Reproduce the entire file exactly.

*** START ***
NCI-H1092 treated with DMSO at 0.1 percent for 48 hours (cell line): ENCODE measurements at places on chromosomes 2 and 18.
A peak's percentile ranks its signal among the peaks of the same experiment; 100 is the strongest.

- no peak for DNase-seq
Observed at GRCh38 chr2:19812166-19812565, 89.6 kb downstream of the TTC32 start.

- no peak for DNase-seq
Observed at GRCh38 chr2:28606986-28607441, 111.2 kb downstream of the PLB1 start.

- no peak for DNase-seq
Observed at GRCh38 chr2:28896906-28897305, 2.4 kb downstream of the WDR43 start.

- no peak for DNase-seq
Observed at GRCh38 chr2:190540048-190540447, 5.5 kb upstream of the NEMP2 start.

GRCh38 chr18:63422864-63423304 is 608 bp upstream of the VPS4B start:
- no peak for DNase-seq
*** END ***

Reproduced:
NCI-H1092 treated with DMSO at 0.1 percent for 48 hours (cell line): ENCODE measurements at places on chromosomes 2 and 18.
A peak's percentile ranks its signal among the peaks of the same experiment; 100 is the strongest.

- no peak for DNase-seq
Observed at GRCh38 chr2:19812166-19812565, 89.6 kb downstream of the TTC32 start.

- no peak for DNase-seq
Observed at GRCh38 chr2:28606986-28607441, 111.2 kb downstream of the PLB1 start.

- no peak for DNase-seq
Observed at GRCh38 chr2:28896906-28897305, 2.4 kb downstream of the WDR43 start.

- no peak for DNase-seq
Observed at GRCh38 chr2:190540048-190540447, 5.5 kb upstream of the NEMP2 start.

GRCh38 chr18:63422864-63423304 is 608 bp upstream of the VPS4B start:
- no peak for DNase-seq